On 24 March 2010, the United States Department of the Treasury sanctioned Rosales Mendoza under the Foreign Narcotics Kingpin Designation Act (sometimes referred to simply as the "Kingpin Act"), for his involvement in drug trafficking along with fifty-three other international criminals and ten foreign entities.[21] The act prohibited U.S. citizens and companies from doing any king of business activity with him, and virtually froze all his assets in the U.S.[22]

See also[edit]

Sources[edit]

Footnotes[edit]

References[edit]

  1. ^ Grayson, George W. (16 March 2009). "FPRI: La Familia: Another Deadly Mexican Syndicate". Council on Foreign Relations. Archived from the original on 15 November 2012. Retrieved 15 November 2012. 
  2. ^ "FORMAL PRISIÓN EN CONTRA DE CARLOS ALBERTO ROSALES MENDOZA (A) "CARLITOS" Y DE ROBERTO HUERTA RÍOS" (in Spanish). Presidencia de la República. 2004. Archived from the original on 15 November 2012. Retrieved 15 November 2012. 
  3. ^ a b Grayson, George W. (February 2009). "La Familia: Another Deadly Mexican Syndicate". Foreign Policy Research Institute. Archived from the original on 15 November 2012. Retrieved 15 November 2012. 
  4. ^ a b c "Comenzó en la com­pra y ven­ta de gran­des can­ti­da­des de ma­ri­gua­na". Organización Editorial Mexicana (in Spanish). 22 June 2011. Archived from the original on 15 November 2012. Retrieved 15 November 2012. 
  5. ^ a b c Olguín Sánchez, Jesús (25 October 2004). "Aprehenden a lugarteniente de Osiel Cárdenas". Presidencia de la República (in Spanish). Archived from the original on 15 November 2012. Retrieved 15 November 2012. 
  6. ^ Money and Finance: Treasury: Treasury, PT. 500-End, Revised as of July 1, 2010. United States Government Printing Office. 28 September 2010. p. 764. ISBN 0160860032. Retrieved 15 November 2012.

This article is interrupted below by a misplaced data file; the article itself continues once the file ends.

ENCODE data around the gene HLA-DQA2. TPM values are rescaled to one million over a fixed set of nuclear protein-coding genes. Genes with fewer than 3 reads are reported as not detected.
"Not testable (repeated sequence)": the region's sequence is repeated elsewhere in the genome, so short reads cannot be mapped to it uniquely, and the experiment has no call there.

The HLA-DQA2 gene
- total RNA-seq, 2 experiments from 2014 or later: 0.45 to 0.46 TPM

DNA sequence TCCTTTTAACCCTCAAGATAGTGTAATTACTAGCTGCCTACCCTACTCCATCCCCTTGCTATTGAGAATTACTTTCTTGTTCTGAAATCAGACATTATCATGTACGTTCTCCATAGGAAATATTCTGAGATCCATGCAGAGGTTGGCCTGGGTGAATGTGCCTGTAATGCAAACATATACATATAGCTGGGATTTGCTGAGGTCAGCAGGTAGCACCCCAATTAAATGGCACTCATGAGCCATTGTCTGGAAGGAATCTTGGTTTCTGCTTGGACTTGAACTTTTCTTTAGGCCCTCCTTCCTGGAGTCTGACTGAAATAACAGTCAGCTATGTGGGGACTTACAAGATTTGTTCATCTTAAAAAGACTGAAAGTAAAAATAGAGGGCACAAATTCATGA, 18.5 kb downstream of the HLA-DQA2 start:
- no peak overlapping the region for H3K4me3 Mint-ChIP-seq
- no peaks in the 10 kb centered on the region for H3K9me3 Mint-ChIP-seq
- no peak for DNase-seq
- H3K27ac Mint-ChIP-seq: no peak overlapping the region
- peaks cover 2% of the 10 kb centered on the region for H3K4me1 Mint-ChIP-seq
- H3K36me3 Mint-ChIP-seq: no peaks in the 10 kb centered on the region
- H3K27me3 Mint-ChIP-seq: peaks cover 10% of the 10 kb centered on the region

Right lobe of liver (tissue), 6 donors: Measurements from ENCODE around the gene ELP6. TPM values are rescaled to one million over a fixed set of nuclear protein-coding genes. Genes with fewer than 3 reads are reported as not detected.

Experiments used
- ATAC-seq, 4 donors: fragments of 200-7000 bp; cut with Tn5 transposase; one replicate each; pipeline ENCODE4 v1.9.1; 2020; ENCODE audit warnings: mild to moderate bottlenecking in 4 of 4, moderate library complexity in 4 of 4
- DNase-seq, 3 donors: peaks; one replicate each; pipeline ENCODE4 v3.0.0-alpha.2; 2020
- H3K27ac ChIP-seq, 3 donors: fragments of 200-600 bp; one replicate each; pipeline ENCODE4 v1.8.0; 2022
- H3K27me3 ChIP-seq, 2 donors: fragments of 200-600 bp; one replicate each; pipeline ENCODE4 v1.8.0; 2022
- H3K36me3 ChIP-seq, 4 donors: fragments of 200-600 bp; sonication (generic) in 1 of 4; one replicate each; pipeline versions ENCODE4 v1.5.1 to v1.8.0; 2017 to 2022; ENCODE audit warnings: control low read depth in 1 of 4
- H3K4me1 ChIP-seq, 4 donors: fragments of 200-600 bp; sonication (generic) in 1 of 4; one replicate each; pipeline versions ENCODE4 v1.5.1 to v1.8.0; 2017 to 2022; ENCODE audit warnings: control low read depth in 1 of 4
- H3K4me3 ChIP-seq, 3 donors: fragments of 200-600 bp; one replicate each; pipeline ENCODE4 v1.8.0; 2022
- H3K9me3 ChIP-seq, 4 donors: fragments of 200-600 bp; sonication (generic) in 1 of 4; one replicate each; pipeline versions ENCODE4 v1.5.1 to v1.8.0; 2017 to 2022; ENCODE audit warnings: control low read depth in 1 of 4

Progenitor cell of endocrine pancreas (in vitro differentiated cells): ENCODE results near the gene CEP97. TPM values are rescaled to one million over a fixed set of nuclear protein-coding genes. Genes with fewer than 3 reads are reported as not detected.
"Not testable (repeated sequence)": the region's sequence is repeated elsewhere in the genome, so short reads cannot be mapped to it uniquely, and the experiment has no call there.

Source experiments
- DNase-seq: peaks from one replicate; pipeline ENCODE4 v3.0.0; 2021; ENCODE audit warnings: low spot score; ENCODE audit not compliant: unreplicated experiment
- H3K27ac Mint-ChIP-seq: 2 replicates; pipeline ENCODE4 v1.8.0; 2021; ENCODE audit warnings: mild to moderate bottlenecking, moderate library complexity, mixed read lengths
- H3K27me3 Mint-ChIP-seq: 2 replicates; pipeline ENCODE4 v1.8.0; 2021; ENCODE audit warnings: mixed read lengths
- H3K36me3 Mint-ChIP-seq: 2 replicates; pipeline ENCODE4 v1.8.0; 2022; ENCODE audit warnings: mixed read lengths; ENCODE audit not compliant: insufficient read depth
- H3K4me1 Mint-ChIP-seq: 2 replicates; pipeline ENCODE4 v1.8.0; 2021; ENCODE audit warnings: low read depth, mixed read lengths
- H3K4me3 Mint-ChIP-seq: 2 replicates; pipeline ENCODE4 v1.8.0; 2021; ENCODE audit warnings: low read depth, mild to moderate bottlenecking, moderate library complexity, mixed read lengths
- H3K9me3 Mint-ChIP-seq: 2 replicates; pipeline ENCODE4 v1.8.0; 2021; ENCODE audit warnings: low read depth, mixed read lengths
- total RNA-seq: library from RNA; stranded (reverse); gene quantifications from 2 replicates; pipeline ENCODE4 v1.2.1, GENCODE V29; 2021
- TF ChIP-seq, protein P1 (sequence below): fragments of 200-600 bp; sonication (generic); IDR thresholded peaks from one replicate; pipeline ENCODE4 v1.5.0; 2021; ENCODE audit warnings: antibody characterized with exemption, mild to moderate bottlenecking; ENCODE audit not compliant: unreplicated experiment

7. ^ a b c d "La Familia Michoacana Fact Sheet". Drug Enforcement Administration. October 2009. Archived from the original on 15 November 2012. Retrieved 15 November 2012. 
  8. ^ Gibbs, Stephen (22 October 2009). "Family values of Mexico drug gang". BBC News. Archived from the original on 15 November 2012. Retrieved 15 November 2012. 
  9. ^ http://www.oem.com.mx/laprensa/notas/n2118720.htm
  10. ^ "En Aguascalientes, la Policía Federal captura a Jesús Méndez Vargas, alias El Chango Mendez, lider de la organizacion delictiva "La Familia Michoacana" (in Spanish). Presidencia de la República. 22 June 2011. Archived from the original on 15 November 2012. Retrieved 15 November 2012. 
  11. ^ Aranda, Jesús (26 October 2004). "Carlos Rosales planeaba la fuga de Osiel Cárdenas". La Jornada (in Spanish). Archived from the original on 15 November 2012. Retrieved 15 November 2012. 
  12. ^ http://www.laht.com/article.asp?CategoryId=14091&ArticleId=339066
  13. ^ Grillo, Ioan (24 July 2009). "Mexico drug cartel with its own 'bible'". The Daily Telegraph. Archived from the original on 15 November 2012. Retrieved 15 November 2012. 
  14. ^ "¿Cómo queda 'La Familia Michoacana' después de la captura de su líder?". CNNMéxico (in Spanish). 22 June 2011. Archived from the original on 15 November 2012. Retrieved 15 November 2012. 
  15. ^ "Sólo jefes menores, los detenidos o muertos en días pasados en Michoacán: testigos protegidos". La Jornada (in Spanish). 17 December 2010. Archived from the original on 15 November 2012. Retrieved 15 November 2012. 
  16. ^ "Ejército: Golpes al narco". Zeta (in Spanish). Choix Editores. 2007. Archived from the original on 15 November 2012. Retrieved 15 November 2012. 
  17. ^ González, Iván (25 October 2004). "Rosales estaba ligado a Osiel Cárdenas: PGR". Esmas.com (in Spanish). Archived from the original on 15 November 2012. Retrieved 15 November 2012. 
  18. ^ "Llega Carlos Rosales a Puente Grande". Esmas.com (in Spanish). 28 October 2004. Archived from the original on 15 November 2012. Retrieved 15 November 2012. 
  19. ^ "Mexican Police Arrest La Familia Drug Cartel Bigwig". International Business Times. 22 June 2011. Archived from the original on 15 November 2012. Retrieved 15 November 2012. 
  20. ^ "Líder de Zetas y Familia sale de la cárcel" (in Spanish). Unión Yucatán. 6 June 2014. Archived from the original on 8 June 2014. Retrieved 8 June 2014. 
  21. ^ "DESIGNATIONS PURSUANT TO THE FOREIGN NARCOTICS KINGPIN DESIGNATION ACT". United States Department of the Treasury. 15 May 2014. p. 11. Archived from the original on 28 May 2014. Retrieved 28 May 2014. 
  22. ^ "An overview of the Foreign Narcotics Kingpin Designation Act". United States Department of the Treasury. 2009. p. 1. Archived from the original on 28 May 2014. Retrieved 28 May 2014. 

Bibliography[edit]